The kindness of strangers

“Let me take care of this for you,” says the saleswoman. Then, mercifully, she walks away to a counter at the far end of the shoe department. I search my coat pocket for tissues.

It’s the post-holiday rush in department stores all over the United States. But here in Chicago, at the end of 2010, it’s particularly busy. I have my 10- and six-year-old sons at Von Maur, shopping for suits. The older couple walking by us smile as my boys paw at each other rambunctiously. They assume we are shopping for holiday finery. But we’re not. We’re shopping for funeral suits.

My mother has declared she is done with surgeries and interventions. We know she will pass away within the next couple of months. And it could be as soon as the next couple of days. Thus, here we are, shopping for funeral attire so when the call comes, we can head to the town that still feels like home to me—the one in which I grew up.

We’ve ended up in the ladies’ shoes department and I’ve held it together up to this point. I’ve let the boys ride the Santa train in the middle of the mall and waved, smiling, as they chug by me. My eldest has outgrown this train but he rides for his little brother. I bought them the obligatory chocolate chip cookies and hot chocolate that are our tradition after riding the train. And now I’m just trying to take care of the final bit—shoes that will match my clothes for my mother’s wake and funeral.

In Von Maur’s enormous shoe department, I can find just one pair that will both match and allow me to stand for the hours it will take to properly memorialize my mother. She was well known in her work circles and there will be many mourners who will pay their respects. So, comfort is key. But I’m enough of my mother’s daughter to balk at shoes that look comfortable without style. I’ve found the one pair that meets my needs. Yet, when the saleswoman comes out of the back room, she tells me they don’t have a size six.

I don’t cry in public. At least I try not to. That, too, is an inheritance from my stoic Germanic mother. The older I get, the more I channel my sentimental dad but I am sometimes horrified when the tears roll down my cheeks. Not because he wasn’t a decent man. I just don’t like to bleed vulnerability in public.

My eyes well up as she says matter-of-factly, “No can do. We’re out of that size.” I explain why I need them and she softens. “Let me take care of this for you.”

She comes back after I’ve wiped my tears and kept the boys from knocking over the nearest shoe display with their antics. “You’ll have them in a day or two. They’ll be coming from Kansas,” she says. “And—I’m sorry.”

Her kindness—walking away to let me compose myself, making the extra calls to find what I needed—I will never forget. I am not sure I wouldn’t have just blubbered right there in Ladies’ Shoes had she not been so human. I was at the end of a very long, taut metaphorical rope. But my fellow human came through for me.

It’s 2002, maybe 2003. I am groggy, soon to succumb to an anesthesia-induced sleep so a surgeon can biopsy my liver. I am on a gurney in a hallway and the tears roll down my cheeks. The nurse leans down and says, “What is the matter?” I swallow hard and say, “My son. He’s so little. What if . . .” She stops me. “You’re going to be fine,” she says. “I just know it. And at this hospital, we pray. I’ve said a prayer for you. Believe, honey. Believe it is all going to work out.”

It seems only seconds later, I am waking up in that hallway. As I try to open my eyes, they flutter weakly instead. “Hey, you. Hi. You’re back,” my husband says in his gentlest voice. “We missed you. It’s all over.” I open my eyes to his concerned face flooding with relief. And he takes my hand as they wheel me down the hall. I don’t ever see the same nurse again. But I remember her well, even to this day. Not her face, but her voice. Sweet comfort.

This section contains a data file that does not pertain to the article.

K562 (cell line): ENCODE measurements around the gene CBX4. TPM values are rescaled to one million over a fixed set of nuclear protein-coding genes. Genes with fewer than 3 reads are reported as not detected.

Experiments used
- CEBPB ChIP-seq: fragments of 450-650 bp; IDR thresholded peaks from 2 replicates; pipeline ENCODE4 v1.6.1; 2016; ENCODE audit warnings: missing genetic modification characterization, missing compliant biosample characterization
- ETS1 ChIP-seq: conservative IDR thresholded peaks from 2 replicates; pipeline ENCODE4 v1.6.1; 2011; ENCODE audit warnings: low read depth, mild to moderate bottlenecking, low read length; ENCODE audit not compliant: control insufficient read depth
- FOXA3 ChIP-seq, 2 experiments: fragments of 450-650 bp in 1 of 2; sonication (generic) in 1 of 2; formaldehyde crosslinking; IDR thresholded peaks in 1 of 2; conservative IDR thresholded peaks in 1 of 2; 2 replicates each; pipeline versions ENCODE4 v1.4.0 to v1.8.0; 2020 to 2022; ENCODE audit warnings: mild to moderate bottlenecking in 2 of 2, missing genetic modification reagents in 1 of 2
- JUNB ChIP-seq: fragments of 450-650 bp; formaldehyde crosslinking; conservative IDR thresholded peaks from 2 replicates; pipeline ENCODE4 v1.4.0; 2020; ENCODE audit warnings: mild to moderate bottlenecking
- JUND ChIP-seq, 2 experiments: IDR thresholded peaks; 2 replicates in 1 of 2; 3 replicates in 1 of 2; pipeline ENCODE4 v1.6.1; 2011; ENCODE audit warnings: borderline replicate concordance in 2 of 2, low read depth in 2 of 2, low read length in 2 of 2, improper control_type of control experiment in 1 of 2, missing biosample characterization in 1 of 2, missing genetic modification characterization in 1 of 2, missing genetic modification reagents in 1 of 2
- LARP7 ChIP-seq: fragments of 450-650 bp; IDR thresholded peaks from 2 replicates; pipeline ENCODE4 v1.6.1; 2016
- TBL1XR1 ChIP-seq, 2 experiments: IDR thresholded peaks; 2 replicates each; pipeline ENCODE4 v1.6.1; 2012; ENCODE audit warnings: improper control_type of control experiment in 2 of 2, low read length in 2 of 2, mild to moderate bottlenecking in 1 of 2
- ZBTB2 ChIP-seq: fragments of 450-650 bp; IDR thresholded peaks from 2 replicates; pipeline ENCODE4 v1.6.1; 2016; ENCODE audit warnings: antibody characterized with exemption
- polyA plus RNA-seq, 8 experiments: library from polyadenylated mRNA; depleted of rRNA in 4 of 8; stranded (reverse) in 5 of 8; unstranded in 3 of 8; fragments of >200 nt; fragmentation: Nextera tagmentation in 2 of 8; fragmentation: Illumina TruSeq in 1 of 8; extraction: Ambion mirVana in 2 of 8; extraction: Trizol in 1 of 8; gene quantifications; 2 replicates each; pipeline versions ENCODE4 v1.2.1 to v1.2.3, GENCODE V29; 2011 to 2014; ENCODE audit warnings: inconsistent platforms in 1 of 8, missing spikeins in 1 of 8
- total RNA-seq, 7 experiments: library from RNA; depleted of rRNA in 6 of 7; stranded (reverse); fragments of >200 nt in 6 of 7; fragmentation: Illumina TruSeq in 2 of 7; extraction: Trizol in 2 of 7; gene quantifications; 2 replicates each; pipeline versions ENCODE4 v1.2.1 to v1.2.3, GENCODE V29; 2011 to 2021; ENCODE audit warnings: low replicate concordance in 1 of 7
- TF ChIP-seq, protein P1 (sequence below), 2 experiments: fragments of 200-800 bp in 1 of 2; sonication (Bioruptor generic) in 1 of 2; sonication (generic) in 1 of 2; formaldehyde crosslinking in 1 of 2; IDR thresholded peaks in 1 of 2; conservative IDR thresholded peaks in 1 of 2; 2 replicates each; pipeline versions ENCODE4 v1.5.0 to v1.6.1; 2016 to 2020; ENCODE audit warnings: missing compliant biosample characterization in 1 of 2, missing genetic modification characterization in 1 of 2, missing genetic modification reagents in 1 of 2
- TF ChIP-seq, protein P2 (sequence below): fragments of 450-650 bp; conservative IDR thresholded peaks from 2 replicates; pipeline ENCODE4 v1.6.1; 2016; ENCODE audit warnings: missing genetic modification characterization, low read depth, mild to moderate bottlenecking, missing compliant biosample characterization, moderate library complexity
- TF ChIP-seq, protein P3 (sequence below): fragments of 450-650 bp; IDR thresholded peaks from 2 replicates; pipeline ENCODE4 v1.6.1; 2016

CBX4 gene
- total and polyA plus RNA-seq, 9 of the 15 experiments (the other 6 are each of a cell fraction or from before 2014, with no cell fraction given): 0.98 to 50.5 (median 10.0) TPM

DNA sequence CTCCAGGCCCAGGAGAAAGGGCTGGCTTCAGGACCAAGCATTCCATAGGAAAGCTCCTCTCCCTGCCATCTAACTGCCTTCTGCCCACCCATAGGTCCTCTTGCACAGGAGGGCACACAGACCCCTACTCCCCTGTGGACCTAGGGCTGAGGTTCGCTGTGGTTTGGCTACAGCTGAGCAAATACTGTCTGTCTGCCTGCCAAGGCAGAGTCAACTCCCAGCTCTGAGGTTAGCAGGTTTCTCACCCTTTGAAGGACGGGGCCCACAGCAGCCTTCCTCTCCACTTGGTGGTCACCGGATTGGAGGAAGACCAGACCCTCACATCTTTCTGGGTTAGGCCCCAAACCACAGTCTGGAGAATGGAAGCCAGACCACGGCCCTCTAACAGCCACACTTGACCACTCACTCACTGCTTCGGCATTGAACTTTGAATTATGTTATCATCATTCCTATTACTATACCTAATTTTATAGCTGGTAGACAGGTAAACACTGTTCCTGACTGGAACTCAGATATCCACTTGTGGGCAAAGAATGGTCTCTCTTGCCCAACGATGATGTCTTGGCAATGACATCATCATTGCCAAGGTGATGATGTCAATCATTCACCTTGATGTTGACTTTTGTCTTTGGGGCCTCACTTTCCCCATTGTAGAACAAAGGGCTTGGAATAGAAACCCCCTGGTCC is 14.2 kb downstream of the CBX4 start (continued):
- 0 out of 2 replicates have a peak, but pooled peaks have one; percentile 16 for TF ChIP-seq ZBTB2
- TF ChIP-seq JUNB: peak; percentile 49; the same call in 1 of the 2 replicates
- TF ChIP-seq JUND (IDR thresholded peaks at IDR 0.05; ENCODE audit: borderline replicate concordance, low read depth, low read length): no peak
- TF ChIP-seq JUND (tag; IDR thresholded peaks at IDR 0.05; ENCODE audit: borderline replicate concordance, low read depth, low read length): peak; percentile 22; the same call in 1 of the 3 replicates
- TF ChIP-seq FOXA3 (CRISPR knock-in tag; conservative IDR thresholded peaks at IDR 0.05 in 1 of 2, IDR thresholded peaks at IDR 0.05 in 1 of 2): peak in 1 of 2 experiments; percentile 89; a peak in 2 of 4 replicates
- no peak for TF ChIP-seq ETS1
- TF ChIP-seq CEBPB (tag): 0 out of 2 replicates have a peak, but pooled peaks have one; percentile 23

2011. I’m in an ambulance on my way to the hospital. The paramedic is telling me about how he is going to propose to his girlfriend that week. “Details,” I squeak out between gasps. He tells me of how her family is in on the surprise. And by the end of his tale, the Toradol has taken effect and I can speak in full sentences again. “Oh, I love it,” I say. “The perfect way to make her feel special.” He smiles as he wheels me into the emergency room and waves on his way out.

The bossy middle-aged nurse barks questions at me but every time I try to answer, she talks to the other people in the room. I finally snap, “Are these rhetorical questions? Or do they actually require answers?”

The male nurse in the room, Nic, tells her he will handle it from there. As she huffs her way out the door, he turns to me and smiles conspiratorially. “Enough to make a tough day worse, eh?”

The ER doctor bounces into the room—a real-life Tigger, and a gorgeous one at that—and laughs at what Nic has just said. “We’ve got you, Kristine. You have the A-team right here.”

Three hours later, I’m ready to go home. This dynamic duo took me from scary scenario to giggling at their antics. As I walk into the restroom, I let out a little scream. They chuckle. “Yeah, we were waiting for that,” Nic admits. My hair is sticking straight up, the victim of my flailing from the pain.

As I wait for my paperwork, the doctor tells me to remember that my body is “effing amazing. Your kidney stone traveled in 90 minutes what takes some a week to travel. Isn’t that phenomenal?” He is truly excited. I guess he can be, but I have just been through the equivalent of having a third child without the benefit of any drugs. I glare at him for a moment and then burst out laughing. “Effing amazing” is right.

Sometimes it’s a phone call, sometimes a prayer, sometimes it’s comedic relief. Kindness takes so many forms. Sometimes it doesn’t speak, but just quietly pays the shortage in what is owed for groceries for the person at the head of the checkout line.